Wednesday 21 February 2018

Blue ghostly beauty of the exotic foxglove tree

Foxgloves seed themselves around in all sorts of places
Foxgloves seed themselves around in all sorts of places
Foxglove tree

Gerry Daly

A foxglove tree in flower looks just too exotic to be grown in this climate. It has large trusses of pale lavender foxglove flowers that open ahead of the leaves.

The shade of pale blue can vary – some trees are deeper in colour, some quite pale. The paler flowers have a slightly ghostly effect against the leafless branches.

It is ahead of itself this year, flowering a bit earlier than usual. The flowers open from rounded buds, covered with rusty brown hairs that protect them all winter from frost. The arrangement of the buds is lively and decorative through winter. Spring frost, and even more so, cold easterly winds can damage the lovely flowers, but mostly they survive well.

The foxglove tree, or Paulownia, is actually related to foxgloves, part of the same family, so the foxglove flower shape is not a coincidence. It is native to China and it thrives in countries that have a sunny, warm summer. Because of last year's good summer here, the trees are carrying a heavy crop of flowers now. In America it is also called 'empress tree'.

The foxglove tree is not that much seen in ordinary gardens because it is not well-known, and it is too big for a small garden as a full-grown tree – reaching six metres high and wide, even more in good soil. In recent years, there has been a trend to grow Paulownia as a pollarded tree, which means it is cut down to almost ground level each year, or two years, in spring. When this is done, the tree produces strong new stems to 1.5m or more with large broad leaves as much as 40cm across.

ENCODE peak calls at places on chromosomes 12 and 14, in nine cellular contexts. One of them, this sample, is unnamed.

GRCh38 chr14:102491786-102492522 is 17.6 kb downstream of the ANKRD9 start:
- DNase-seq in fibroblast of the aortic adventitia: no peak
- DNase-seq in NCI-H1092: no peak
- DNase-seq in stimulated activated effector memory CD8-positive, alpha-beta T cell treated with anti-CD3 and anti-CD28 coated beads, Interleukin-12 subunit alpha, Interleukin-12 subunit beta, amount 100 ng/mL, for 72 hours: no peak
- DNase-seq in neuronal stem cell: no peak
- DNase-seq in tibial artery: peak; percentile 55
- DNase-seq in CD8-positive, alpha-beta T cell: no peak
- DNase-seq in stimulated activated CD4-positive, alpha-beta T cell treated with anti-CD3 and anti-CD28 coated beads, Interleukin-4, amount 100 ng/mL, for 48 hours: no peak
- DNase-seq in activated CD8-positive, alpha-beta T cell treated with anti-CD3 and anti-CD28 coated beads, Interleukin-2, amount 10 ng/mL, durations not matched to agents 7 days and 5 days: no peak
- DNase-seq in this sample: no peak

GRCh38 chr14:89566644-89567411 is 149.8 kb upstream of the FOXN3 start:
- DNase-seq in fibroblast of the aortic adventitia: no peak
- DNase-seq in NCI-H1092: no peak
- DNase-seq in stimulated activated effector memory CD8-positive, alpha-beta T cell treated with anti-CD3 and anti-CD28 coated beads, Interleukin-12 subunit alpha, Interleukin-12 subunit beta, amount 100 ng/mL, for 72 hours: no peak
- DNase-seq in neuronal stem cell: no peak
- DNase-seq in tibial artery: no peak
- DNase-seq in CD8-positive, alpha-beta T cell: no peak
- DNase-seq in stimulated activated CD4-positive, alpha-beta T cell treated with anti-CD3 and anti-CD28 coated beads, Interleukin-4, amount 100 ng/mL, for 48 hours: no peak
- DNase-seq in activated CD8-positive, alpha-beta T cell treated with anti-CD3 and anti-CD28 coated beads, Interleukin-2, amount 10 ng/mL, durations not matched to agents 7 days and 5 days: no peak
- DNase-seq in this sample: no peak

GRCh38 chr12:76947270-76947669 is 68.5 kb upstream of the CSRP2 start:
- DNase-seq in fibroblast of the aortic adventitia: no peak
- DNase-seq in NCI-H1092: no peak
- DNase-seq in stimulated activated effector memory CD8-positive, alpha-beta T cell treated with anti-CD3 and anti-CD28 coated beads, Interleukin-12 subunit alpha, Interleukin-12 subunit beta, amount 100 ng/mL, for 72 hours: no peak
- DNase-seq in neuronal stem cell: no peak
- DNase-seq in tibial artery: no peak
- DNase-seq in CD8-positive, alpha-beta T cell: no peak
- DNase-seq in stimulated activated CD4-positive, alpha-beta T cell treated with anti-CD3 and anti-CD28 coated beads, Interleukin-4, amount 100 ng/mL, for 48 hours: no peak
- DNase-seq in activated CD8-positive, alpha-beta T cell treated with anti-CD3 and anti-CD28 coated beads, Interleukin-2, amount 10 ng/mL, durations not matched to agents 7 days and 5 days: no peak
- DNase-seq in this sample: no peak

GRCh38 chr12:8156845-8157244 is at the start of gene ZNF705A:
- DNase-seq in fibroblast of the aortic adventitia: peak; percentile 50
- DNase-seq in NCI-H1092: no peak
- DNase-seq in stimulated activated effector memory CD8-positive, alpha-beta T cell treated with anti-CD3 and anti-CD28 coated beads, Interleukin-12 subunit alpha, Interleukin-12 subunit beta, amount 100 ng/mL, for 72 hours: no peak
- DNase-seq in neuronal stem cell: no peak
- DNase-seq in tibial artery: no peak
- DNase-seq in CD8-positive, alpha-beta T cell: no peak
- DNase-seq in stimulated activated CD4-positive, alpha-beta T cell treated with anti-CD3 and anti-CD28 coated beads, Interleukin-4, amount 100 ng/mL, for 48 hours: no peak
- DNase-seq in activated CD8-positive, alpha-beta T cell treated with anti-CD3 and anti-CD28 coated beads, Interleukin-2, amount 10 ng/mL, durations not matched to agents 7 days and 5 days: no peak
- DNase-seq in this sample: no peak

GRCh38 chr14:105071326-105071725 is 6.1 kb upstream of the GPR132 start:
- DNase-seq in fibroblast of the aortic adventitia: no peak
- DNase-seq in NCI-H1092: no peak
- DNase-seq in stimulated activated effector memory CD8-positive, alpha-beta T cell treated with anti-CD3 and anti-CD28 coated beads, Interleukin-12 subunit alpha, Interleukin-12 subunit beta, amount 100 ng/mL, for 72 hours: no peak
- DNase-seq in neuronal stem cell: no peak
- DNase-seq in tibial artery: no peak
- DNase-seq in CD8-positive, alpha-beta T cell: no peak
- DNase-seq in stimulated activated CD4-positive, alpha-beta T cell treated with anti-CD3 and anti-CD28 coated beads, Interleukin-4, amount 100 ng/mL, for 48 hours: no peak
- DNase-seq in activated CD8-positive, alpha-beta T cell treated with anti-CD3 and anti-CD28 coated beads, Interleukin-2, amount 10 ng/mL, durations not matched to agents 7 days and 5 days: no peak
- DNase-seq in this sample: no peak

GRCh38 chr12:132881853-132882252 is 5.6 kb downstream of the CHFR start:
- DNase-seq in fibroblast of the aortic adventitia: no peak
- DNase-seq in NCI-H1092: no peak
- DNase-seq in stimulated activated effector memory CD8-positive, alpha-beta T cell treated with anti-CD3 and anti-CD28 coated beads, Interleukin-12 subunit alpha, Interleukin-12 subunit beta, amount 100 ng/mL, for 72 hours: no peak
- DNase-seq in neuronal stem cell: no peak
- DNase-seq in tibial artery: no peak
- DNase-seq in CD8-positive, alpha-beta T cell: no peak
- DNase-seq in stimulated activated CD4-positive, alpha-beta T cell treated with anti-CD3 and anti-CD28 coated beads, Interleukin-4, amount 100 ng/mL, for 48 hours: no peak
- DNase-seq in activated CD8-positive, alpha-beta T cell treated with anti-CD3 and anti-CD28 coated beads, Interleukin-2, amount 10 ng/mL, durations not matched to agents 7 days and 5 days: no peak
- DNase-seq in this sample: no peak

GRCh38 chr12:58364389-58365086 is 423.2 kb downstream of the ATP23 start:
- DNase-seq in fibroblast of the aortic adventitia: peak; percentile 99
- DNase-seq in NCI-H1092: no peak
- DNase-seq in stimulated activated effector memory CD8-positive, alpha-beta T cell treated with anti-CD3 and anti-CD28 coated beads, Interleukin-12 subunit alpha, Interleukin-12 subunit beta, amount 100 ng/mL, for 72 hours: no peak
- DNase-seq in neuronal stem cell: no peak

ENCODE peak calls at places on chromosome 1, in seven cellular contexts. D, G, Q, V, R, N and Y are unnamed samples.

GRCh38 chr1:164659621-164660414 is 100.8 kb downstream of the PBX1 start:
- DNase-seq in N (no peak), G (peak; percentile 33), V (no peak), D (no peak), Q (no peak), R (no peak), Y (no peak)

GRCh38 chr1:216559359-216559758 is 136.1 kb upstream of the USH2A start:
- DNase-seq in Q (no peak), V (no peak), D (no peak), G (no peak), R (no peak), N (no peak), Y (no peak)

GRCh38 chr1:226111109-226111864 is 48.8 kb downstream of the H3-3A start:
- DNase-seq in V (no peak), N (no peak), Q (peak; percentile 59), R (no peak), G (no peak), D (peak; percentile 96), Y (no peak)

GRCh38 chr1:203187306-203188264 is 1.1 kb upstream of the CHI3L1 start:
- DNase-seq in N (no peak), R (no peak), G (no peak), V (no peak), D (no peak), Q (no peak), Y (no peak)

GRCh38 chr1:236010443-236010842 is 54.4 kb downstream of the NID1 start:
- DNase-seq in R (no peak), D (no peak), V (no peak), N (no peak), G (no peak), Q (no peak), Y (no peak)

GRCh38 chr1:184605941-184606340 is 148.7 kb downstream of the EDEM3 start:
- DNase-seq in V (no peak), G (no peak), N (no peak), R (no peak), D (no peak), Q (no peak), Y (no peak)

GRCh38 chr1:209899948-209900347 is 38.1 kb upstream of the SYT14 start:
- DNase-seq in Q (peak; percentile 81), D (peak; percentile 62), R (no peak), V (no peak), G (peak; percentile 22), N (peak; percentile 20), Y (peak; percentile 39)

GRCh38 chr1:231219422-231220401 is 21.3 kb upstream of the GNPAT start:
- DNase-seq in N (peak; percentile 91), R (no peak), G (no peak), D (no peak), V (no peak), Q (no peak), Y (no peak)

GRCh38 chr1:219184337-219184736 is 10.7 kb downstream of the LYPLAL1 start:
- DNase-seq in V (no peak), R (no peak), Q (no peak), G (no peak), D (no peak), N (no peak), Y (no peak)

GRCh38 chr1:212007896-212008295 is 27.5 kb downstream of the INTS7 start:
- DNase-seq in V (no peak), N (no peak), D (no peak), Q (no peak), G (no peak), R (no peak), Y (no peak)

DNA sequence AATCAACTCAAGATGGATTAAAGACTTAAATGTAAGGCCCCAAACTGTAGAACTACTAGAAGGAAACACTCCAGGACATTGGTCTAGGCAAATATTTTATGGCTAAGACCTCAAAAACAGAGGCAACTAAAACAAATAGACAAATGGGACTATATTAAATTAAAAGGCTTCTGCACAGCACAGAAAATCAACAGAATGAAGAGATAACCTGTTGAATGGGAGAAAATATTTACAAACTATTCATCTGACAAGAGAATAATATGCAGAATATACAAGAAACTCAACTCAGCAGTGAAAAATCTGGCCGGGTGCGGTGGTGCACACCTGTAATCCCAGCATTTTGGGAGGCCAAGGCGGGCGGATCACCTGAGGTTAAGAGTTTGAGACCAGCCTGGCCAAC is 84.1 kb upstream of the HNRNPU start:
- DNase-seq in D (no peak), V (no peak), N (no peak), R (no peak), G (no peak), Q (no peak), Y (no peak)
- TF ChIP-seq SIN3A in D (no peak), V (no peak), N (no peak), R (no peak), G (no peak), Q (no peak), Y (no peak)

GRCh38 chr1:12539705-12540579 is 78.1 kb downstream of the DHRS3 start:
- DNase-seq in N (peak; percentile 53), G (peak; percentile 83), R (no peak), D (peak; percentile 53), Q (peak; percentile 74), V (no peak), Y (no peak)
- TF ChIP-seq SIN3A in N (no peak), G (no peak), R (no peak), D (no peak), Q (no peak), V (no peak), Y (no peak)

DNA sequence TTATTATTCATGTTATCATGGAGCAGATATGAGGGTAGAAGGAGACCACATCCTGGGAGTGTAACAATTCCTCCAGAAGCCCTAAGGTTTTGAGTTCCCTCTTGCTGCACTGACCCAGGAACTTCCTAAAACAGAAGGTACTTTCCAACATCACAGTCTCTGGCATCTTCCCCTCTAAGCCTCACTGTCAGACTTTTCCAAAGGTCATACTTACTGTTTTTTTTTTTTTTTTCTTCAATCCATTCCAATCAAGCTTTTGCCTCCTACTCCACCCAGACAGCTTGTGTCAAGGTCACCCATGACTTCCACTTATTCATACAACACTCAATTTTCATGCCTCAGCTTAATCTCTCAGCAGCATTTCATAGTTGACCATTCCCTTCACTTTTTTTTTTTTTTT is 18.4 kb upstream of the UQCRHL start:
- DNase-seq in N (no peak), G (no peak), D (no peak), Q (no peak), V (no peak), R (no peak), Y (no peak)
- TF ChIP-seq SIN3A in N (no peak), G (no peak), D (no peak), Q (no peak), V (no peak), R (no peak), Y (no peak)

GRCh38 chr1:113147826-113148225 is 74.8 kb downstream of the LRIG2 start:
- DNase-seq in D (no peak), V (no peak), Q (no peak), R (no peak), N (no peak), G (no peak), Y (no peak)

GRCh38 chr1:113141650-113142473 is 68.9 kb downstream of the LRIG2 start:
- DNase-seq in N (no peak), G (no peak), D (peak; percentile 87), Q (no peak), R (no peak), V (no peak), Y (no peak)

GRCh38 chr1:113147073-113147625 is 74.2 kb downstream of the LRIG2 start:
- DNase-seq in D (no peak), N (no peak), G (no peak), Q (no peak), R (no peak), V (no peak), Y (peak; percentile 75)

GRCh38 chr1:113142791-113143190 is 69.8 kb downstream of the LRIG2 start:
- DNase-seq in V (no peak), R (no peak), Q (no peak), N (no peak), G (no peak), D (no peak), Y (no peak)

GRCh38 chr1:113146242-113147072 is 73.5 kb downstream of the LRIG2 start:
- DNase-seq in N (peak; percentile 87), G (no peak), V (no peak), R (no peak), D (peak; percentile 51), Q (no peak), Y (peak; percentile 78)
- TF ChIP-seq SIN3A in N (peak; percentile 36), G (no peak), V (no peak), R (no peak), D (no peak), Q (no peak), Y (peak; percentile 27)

This foliage certainly looks exotic, powering up in the middle of a border. However, cut back like this, it will not produce flowers.


Of course, it can be grown in both forms. It is quite common for suckers to be produced from the roots, close to, or at a distance of a few metres from, the main stem. These suckers can be detached from the parent when well established, or, if not needed, can be chopped away as small suckers when they appear.

Foxglove tree likes good fertile soil and tends to look scrawny on poor soil. However, overly soft growth can leave it prone to wind damage to the flowers and even to the large leaves in summer. Shelter is essential.

Plant it at any time from a pot.

Foxglove tree

Sunday Independent

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